Nick Hutton INEOS TEAM UK Trimmer grinder - Cagliari - Italy
© Lloyd Images / Mark Lloyd

Fluid is so important in the body that even when levels drop only slightly, we begin to feel the consequences. Low levels of fluid in the body can cause headaches, feelings of dizziness, lethargy, poor concentration and a dry mouth. Over a longer term, dehydration can cause constipation and can be associated with urinary tract infections and poor kidney health. Regular and adequate intakes of fluid can help to address these. A general guideline is that adults need to drink around 1.5–2 litres of fluid a day. A typical mug or glass is about 200 millilitres (ml) so this equates to 8-10 drinks a day. Children need slightly less and should aim for around 6-8 drinks a day, but once they reach teenage years their requirements are similar to adults. Don’t forget that fluid needs can vary depending on various factors including level of physical activity and climate.

How do we as a team monitor hydration levels – is there a science behind it?

Of course, we conduct focussed work around individual hydration for our sailors as do all elite sport environments. Optimising our athletes’ physical qualities and supporting their training is an essential part of our work. Especially for race durations and intensities. We have the ability to measure acute hydration levels in individuals by using the OsmoCheck unit as well as the “pee on urinalysis test strips”. We use these systems depending on focus (training or competition) and climate (the need for more attention).

We also use infographics presented around toilets and urinals to promote the self-check of urine colour. We can measure intermittently but athletes themselves can monitor and be accountable for their hydration by simply monitoring the colour of their pee and communicating with performance staff and taking action on the observation when passing water.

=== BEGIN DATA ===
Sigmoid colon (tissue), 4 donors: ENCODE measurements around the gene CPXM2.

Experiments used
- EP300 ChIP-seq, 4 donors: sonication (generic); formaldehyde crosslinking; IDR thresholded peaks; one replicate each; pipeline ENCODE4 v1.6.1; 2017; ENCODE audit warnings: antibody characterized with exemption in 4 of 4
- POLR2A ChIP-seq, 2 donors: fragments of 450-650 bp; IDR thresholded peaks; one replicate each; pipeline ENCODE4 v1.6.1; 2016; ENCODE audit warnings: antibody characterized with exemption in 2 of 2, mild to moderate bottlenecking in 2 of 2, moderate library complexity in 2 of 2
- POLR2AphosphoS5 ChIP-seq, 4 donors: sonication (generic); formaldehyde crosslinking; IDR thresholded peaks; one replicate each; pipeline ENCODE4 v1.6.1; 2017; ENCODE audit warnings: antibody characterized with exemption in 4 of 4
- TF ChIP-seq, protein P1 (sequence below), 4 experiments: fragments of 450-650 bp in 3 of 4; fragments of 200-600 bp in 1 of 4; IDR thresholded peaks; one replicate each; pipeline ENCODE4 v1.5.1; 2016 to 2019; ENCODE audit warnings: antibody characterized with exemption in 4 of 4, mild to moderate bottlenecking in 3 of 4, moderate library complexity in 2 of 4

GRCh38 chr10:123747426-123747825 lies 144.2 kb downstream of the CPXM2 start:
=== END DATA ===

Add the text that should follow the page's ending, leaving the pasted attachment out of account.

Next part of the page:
There are also more comprehensive calculations for sweat rates that inform hydration protocols. Should you wish to investigate further these can be completed at home to inform your intakes. To accurately measure your sweat rate, follow this procedure:

  • Do a warm-up to the point where you start sweating 
  • Urinate if necessary 
  • Weigh yourself on an accurate scale 
  • Work out for a specific amount of time (1 hour easiest, but 30 minutes can work if you simply multiply your end sweat rate by two, giving you your sweat rate per hour) 
  • Drink a measured amount of your beverage of choice during the workout 
  • Do not urinate during the workout 
  • Weigh yourself again wearing EXACTLY what you wore during the initial weighing 
  • Enter data into the table below:

Sweat Rate Calculator:
This works best if converted into kilograms (kg) and millilitres (mL)

A. Body Weight pre‐exercise


[lb/2.2 = kg]

B. Body Weight post‐exercise


[lb/2.2 = kg]

C. Change in Body Weight (A-B)


grams [kg x 1000 = g]

D. Volume of fluid consumed


mL [oz x 30 = mL]

E. Sweat Loss (C+D)


mL [oz x 30 = mL]

F. Exercise time 


[min or hr]

G. Sweat Rate (E/F)


[mL/min or mL/hr]

To convert Sweat Rate (G) back into ounces: G/30 = oz

The final number (G) is your sweat rate, or the amount of fluid that you lose through sweat during a specific amount of exercise (usually expressed per 1-hour). This should help you determine the amount of fluid you should be drinking during and after your workouts.

For workouts add 1 x SIS Hydro tab per 500ml of water required for exercise based on your calculation.

For intense workouts consider a hybrid supplement that contains both electrolytes and energy (carbohydrates) such as SIS Go Electrolyte or Beta Fuel.

The INEOS TEAM UK squad is fuelled by Science in Sport's newly launched Performance Solutions programme, a ground-breaking sports research and nutrition service designed to elevate elite teams and athletes to the next level of performance. Read more here.